Supreme Court Upholds Limit on Patent “Superpowers” in Kimble v. Marvel Entertainment

One of the primary benefits of obtaining a patent for an invention is to negotiate licensing agreements with companies that wish to produce and sell the product. These agreements are often long-standing and provide the patent-holder with substantial royalties in exchange for the license to use the invention.

In 1964, the Supreme Court’s opinion in Brulotte v. Thys Co. substantially limited these licensing agreements in holding that a patent-holder could not continue to collect royalties for any licenses after the expiration date of the patent. Once a patent expires (i.e., 20 years), the market is technically free to use the invention, and all licensing agreements expire along with the patent. The Brulotte decision in effect voided many existing licensing agreements and limited a patent-holder’s negotiating power in future contracts.

Kimble v. Marvel Entertainment

The Supreme Court recently revisited this issue in Kimble v. Marvel Entertainment. In 1990, Stephen Kimble invented and obtained a patent for a Spider-man toy that allowed a user to put on a glove and shoot out pressurized foam, simulating the web-casting of the famous superhero. Kimble pitched the “Web Blaster” toy to Marvel Entertainment and, though Marvel passed on licensing Kimble’s product, the company began selling a very similar toy. In the resulting lawsuit, the parties signed a settlement agreement whereby Marvel was granted a license to use the product and Kimble would obtain royalties from toy sales. The settlement provided no end date. Once Marvel discovered the Brulotte decision, it obtained a judgment in court confirming that the company no longer had to pay any royalties to Kimble after his patent expired in 2010. Kimble appealed the decision, requesting that the Supreme Court overturn its prior decision.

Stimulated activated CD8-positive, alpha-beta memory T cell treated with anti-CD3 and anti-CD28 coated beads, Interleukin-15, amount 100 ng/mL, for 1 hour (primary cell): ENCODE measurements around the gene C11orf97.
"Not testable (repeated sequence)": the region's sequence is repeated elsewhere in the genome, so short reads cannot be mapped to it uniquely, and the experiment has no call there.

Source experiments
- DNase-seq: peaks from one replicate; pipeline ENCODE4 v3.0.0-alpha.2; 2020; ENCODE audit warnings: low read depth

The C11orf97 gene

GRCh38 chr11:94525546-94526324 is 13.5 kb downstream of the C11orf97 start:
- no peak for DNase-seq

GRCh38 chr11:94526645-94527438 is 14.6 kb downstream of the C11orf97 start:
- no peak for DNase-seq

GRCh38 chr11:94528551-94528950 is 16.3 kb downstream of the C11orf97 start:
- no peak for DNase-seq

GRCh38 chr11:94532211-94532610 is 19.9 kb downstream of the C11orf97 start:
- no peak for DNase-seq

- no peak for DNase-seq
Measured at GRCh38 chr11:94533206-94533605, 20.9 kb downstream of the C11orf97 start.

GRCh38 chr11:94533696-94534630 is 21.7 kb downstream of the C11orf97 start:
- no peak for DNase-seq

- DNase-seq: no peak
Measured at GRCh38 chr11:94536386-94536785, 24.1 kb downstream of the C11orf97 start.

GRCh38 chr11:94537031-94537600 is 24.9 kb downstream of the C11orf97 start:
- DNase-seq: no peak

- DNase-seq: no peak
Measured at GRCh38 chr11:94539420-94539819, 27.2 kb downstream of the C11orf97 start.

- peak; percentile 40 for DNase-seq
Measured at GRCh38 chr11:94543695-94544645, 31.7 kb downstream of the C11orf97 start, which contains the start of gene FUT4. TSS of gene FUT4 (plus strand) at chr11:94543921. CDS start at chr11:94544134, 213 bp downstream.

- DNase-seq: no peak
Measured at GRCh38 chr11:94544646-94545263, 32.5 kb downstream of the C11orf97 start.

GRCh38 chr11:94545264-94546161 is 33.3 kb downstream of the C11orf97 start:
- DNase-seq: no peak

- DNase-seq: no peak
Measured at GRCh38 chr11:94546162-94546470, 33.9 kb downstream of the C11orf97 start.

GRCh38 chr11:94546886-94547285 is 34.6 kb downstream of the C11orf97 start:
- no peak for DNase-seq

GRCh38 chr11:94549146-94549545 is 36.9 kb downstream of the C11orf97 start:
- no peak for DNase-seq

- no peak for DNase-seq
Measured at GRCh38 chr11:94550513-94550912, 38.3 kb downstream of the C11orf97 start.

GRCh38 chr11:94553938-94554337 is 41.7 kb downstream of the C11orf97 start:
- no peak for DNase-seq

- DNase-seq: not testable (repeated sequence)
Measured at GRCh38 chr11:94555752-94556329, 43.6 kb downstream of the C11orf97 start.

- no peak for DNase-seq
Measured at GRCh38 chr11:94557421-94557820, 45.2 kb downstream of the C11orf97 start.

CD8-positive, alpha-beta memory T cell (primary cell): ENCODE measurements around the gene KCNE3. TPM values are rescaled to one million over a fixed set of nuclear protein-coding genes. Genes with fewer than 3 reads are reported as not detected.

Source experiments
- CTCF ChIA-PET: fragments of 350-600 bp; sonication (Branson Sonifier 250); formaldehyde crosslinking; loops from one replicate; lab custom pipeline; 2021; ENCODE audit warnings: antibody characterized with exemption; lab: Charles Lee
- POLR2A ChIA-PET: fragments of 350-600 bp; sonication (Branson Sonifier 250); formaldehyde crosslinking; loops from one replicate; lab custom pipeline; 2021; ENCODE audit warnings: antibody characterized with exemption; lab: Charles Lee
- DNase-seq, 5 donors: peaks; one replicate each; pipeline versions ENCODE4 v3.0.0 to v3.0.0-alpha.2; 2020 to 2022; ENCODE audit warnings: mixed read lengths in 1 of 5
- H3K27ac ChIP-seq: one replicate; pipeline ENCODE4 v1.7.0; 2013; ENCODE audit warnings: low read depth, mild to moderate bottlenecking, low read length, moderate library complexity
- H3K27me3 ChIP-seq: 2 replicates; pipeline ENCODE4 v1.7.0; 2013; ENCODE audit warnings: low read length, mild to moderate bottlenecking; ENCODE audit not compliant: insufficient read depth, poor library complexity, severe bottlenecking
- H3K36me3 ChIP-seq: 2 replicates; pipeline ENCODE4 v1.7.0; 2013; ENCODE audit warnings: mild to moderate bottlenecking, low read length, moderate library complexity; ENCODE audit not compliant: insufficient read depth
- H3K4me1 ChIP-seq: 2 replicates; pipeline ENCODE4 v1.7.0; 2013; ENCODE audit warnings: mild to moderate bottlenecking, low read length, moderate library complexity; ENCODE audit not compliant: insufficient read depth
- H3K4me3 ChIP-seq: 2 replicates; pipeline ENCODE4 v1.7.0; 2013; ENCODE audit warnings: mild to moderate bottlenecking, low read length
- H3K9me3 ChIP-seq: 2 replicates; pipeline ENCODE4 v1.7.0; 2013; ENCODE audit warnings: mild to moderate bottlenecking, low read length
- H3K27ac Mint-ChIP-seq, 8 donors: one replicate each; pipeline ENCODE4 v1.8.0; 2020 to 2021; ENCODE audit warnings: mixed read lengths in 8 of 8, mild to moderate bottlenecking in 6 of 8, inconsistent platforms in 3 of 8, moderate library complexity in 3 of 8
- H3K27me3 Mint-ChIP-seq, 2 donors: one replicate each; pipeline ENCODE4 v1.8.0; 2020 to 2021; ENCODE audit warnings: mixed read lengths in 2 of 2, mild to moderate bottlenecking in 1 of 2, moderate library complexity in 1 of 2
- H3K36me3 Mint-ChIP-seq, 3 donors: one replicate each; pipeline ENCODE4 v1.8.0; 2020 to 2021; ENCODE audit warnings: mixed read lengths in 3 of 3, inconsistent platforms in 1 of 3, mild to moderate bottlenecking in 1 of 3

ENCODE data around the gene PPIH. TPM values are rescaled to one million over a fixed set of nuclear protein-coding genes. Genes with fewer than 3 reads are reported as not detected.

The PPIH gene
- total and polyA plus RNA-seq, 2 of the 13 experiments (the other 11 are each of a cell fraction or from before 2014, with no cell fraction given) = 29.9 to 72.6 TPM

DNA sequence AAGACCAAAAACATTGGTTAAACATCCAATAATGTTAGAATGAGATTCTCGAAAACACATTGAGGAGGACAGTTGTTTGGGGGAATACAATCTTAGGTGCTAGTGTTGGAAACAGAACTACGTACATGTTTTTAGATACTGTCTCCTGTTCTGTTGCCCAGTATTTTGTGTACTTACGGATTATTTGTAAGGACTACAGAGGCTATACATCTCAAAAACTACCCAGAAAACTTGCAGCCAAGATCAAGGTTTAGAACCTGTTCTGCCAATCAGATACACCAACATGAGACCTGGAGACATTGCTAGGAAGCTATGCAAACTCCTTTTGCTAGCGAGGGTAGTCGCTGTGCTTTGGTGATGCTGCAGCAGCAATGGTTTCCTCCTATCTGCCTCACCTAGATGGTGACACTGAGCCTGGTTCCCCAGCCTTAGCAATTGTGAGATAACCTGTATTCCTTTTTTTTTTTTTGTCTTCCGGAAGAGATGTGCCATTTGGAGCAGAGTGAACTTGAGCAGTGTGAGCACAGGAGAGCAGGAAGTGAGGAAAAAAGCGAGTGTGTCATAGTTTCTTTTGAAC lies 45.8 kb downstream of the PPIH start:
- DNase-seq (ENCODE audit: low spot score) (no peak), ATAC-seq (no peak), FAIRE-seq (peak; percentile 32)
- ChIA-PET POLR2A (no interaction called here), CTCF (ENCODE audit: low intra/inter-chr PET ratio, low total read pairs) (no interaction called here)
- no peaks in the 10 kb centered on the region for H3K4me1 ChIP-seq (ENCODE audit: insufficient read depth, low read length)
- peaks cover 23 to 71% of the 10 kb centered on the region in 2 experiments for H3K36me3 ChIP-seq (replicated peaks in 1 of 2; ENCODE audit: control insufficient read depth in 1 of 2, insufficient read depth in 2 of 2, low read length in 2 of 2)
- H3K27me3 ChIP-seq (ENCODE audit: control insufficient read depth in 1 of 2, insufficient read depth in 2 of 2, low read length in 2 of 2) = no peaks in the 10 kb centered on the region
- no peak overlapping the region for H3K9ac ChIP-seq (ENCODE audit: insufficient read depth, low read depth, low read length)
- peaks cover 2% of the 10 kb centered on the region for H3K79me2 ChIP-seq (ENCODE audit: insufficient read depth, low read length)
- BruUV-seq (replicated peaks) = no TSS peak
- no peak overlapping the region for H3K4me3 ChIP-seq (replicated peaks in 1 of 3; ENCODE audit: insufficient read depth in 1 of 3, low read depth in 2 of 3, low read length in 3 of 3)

The Court ruled 6-3 in favor of upholding its precedent in Brulotte v. Thys Co and upheld the lower court’s decision denying royalties to Kimble. The majority did not believe that Kimble presented enough of a “superspecial justification” to overturn the precedent set in Brulotte. Although the Court noted that Brulotte could serve to hinder innovation and limit economic competition, the Court stated it would respect its past decision, even if it was not necessarily a good one. Thus, for the time being, the ruling in Brulotte stands and limits the rights of patent holders to retain royalties after the 20-year patent term.